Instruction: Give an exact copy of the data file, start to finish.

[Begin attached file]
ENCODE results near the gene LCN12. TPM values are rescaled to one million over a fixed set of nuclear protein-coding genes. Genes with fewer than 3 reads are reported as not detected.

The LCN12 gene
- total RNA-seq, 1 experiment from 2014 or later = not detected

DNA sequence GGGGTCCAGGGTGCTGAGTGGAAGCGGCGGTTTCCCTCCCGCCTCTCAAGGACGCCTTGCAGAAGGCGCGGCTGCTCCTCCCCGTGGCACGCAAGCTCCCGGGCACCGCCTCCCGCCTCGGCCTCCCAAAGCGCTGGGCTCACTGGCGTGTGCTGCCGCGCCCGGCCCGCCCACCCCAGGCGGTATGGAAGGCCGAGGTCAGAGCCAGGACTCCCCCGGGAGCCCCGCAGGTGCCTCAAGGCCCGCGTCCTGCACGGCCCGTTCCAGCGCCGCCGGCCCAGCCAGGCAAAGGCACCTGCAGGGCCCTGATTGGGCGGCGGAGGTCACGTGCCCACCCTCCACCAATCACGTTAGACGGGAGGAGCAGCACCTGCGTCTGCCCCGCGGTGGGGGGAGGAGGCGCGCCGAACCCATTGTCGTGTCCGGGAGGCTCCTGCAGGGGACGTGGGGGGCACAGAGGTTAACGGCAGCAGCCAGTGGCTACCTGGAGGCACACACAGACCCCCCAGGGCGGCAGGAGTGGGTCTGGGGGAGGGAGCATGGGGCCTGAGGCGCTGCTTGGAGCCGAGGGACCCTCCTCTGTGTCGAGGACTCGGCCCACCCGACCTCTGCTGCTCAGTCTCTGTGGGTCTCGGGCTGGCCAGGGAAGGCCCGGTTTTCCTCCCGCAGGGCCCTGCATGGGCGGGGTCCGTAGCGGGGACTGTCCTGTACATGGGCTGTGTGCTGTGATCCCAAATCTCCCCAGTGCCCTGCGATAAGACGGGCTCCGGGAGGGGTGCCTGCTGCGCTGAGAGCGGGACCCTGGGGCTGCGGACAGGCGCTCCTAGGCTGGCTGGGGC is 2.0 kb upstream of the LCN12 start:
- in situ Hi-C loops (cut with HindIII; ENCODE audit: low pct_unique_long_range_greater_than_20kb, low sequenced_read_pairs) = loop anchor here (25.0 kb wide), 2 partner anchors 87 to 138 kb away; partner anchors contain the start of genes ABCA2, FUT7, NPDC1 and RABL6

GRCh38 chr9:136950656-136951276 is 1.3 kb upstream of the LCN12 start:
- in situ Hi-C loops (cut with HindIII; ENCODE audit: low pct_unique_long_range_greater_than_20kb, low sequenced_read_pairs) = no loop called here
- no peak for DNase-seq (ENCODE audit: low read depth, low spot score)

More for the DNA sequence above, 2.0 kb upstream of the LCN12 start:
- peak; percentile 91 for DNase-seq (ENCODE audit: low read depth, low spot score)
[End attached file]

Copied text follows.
ENCODE results near the gene LCN12. TPM values are rescaled to one million over a fixed set of nuclear protein-coding genes. Genes with fewer than 3 reads are reported as not detected.

The LCN12 gene
- total RNA-seq, 1 experiment from 2014 or later = not detected

DNA sequence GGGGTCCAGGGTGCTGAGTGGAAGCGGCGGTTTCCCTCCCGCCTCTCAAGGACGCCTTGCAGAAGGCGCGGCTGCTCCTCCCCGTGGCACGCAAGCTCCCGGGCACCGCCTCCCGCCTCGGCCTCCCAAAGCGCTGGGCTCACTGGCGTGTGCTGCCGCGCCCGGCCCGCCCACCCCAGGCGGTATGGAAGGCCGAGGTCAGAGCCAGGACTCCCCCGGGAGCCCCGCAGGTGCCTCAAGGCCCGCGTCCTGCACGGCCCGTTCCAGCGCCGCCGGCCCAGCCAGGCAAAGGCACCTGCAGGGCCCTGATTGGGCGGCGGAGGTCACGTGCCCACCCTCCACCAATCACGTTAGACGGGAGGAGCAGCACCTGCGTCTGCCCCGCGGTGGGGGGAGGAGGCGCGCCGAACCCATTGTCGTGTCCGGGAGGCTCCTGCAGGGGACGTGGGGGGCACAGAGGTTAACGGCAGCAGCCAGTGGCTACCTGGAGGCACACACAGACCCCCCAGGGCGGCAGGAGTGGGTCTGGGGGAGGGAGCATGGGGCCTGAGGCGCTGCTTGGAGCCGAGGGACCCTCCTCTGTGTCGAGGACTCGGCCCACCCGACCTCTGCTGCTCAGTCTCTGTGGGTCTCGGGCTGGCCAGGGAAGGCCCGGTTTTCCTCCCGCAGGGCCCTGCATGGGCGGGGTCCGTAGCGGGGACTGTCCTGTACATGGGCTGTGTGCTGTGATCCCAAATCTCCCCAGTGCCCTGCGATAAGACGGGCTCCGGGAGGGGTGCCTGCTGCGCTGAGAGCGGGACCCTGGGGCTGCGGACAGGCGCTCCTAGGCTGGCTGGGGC is 2.0 kb upstream of the LCN12 start:
- in situ Hi-C loops (cut with HindIII; ENCODE audit: low pct_unique_long_range_greater_than_20kb, low sequenced_read_pairs) = loop anchor here (25.0 kb wide), 2 partner anchors 87 to 138 kb away; partner anchors contain the start of genes ABCA2, FUT7, NPDC1 and RABL6

GRCh38 chr9:136950656-136951276 is 1.3 kb upstream of the LCN12 start:
- in situ Hi-C loops (cut with HindIII; ENCODE audit: low pct_unique_long_range_greater_than_20kb, low sequenced_read_pairs) = no loop called here
- no peak for DNase-seq (ENCODE audit: low read depth, low spot score)

More for the DNA sequence above, 2.0 kb upstream of the LCN12 start:
- peak; percentile 91 for DNase-seq (ENCODE audit: low read depth, low spot score)